Designing with Air and Flex

Last night, I finally had a chance to sit with a developer and try and style something inside of an Adobe Air application, using Flex 3.  I have about 1 hour of that under my belt.  Here is what I learned so far:

Flex 3 is a mess for styling.
In HTML, I feel like I know what is going on.  HTML/CSS/JavaScript, Server-Side logic, the DOM tree…I get it.  Firebug makes it easy to see.  I understand the separation of tiers.  With Flex, I was instantly lost.  There were several different files, each of which was responsible for different parts of the style.  Sometimes it was CSS syntax with new fangled Flex attributes like HorizontalAlign: center.  Other times it was configuration in programming like HorizontalAlign = “center”.  Sometimes you needed 40 and other times 40px.  Even though the programmer had intellisense, we were guessing half the time on how to do a certain style.  The model is messy and I couldn’t find clear documentation on how to do what I wanted.  When you google for help, you get a variety of formats.  Pages like this are very hard to parse or find something specific.  MSDN, Mozilla, W3C all do a better job of defining what is possible.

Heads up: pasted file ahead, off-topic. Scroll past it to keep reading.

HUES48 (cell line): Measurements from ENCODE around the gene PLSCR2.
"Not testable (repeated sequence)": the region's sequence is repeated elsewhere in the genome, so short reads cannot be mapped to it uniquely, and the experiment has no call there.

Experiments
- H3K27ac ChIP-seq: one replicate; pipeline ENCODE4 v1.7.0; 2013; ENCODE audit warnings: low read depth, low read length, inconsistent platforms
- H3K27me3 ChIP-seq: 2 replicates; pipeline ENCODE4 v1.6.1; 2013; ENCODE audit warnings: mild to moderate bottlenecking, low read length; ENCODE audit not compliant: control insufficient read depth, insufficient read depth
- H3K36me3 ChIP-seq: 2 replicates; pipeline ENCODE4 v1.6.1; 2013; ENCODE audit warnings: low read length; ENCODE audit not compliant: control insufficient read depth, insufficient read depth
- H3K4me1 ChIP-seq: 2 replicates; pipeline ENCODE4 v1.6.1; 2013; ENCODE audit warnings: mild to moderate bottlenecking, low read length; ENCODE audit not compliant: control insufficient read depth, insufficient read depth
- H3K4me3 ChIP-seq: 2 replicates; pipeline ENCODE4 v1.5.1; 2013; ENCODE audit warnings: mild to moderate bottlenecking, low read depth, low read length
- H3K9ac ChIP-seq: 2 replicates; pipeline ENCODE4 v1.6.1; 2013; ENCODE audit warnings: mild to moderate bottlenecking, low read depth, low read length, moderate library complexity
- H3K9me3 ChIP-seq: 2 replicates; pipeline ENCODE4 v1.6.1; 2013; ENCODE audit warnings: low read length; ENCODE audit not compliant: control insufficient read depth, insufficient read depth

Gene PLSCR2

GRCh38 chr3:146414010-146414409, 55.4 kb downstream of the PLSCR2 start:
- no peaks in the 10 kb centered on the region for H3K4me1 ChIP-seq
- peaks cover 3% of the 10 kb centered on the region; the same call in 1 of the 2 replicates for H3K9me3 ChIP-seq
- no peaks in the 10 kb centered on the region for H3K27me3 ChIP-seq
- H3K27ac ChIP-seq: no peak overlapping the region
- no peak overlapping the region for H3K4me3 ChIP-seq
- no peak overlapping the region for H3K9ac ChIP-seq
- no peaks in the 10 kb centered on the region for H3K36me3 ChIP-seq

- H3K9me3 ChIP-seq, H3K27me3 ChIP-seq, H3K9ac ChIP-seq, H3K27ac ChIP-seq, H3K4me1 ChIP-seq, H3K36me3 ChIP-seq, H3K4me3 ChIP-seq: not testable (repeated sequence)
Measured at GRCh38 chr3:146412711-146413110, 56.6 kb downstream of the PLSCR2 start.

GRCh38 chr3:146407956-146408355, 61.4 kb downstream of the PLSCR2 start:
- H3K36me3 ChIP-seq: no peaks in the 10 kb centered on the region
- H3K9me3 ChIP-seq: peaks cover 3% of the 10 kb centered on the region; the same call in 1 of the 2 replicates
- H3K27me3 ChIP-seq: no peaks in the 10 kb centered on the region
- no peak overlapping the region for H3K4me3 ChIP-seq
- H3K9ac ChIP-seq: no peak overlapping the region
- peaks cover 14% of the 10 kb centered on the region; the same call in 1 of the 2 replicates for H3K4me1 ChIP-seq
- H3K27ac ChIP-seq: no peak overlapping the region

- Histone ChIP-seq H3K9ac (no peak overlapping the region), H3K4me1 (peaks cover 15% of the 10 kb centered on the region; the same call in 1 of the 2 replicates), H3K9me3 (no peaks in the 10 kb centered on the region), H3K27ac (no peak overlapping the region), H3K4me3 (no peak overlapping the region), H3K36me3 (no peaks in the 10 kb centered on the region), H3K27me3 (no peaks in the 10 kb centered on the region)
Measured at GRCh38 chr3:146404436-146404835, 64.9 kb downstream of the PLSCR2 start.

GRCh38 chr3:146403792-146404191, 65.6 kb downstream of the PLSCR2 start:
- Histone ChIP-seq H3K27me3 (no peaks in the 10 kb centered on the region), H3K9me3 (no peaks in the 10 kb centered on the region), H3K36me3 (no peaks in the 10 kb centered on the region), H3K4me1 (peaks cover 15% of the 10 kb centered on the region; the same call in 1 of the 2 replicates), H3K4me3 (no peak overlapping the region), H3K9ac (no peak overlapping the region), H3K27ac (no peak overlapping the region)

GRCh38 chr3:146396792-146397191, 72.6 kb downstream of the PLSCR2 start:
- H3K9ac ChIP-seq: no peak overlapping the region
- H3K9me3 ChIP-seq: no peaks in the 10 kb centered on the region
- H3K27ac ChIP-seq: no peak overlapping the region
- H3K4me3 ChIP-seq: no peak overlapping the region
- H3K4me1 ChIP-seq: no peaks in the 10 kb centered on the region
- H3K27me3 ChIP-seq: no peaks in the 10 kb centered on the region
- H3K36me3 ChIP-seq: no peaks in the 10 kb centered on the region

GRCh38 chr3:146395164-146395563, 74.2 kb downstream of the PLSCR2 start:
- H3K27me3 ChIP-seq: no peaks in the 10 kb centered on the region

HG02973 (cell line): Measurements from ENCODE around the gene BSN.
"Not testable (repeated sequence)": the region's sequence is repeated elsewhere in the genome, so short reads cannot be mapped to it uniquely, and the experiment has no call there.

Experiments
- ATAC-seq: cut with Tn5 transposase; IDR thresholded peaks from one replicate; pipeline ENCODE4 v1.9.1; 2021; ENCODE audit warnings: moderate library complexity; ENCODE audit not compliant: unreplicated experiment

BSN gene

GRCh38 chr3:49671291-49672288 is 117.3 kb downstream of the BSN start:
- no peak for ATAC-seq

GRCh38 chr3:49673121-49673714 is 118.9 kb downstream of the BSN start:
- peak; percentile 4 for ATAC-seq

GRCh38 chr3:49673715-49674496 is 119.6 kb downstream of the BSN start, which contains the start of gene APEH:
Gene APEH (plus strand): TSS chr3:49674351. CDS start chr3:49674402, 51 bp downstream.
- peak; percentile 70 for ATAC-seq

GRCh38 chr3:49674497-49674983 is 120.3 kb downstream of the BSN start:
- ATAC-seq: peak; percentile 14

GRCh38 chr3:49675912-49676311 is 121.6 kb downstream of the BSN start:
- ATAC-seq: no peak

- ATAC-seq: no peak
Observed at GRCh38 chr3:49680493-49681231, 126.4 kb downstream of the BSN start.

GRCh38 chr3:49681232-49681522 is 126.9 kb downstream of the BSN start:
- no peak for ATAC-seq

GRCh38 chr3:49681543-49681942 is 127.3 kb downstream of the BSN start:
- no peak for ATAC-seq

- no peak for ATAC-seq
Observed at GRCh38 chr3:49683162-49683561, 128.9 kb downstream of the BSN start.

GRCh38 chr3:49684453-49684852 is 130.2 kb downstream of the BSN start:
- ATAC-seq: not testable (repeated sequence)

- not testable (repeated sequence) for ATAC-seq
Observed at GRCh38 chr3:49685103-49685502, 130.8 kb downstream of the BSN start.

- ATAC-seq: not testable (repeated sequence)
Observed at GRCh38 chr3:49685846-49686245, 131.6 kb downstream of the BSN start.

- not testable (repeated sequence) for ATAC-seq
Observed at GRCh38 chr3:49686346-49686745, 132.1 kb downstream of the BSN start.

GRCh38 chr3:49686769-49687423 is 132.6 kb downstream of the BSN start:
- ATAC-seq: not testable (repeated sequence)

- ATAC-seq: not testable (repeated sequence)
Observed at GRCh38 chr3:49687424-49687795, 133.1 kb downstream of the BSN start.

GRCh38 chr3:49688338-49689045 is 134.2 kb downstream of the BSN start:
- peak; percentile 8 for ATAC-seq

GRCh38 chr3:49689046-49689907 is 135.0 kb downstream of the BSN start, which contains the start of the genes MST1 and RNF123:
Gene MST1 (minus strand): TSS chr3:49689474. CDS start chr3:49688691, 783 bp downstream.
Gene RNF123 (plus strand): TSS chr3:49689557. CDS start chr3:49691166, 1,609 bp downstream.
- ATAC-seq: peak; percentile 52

Apparently, Flex 4 is a re-do of this issue.  I tried to convince the team to use Flex 4 right from the get-go, but that didn’t work.  So I am stuck with Flex 3 until later in 2010.

Goodbye cross-browser testing.
Let’s assume you have an application that does not require any form of SEO for Google.  And let’s assume you can learn enough of AIR to make an application install.  Last assumption: The application is just a reference to a URL.  What have you just done?  You have delivered a web application to a customer that only needs to be tested in Webkit.  You can build the application anything you want, jQuery, ExtJS or whatever.  The application launches the application in a window with no chrome in webkit.  It’s fast and looks great.  I was stunned at how quickly that worked.  I wish we tried this at Marketo.  It would eliminate ALL cross-browser testing and make the application twice as fast.  It seems a no-brainer to do this for all kinds of applications in this category.

But something is screwy.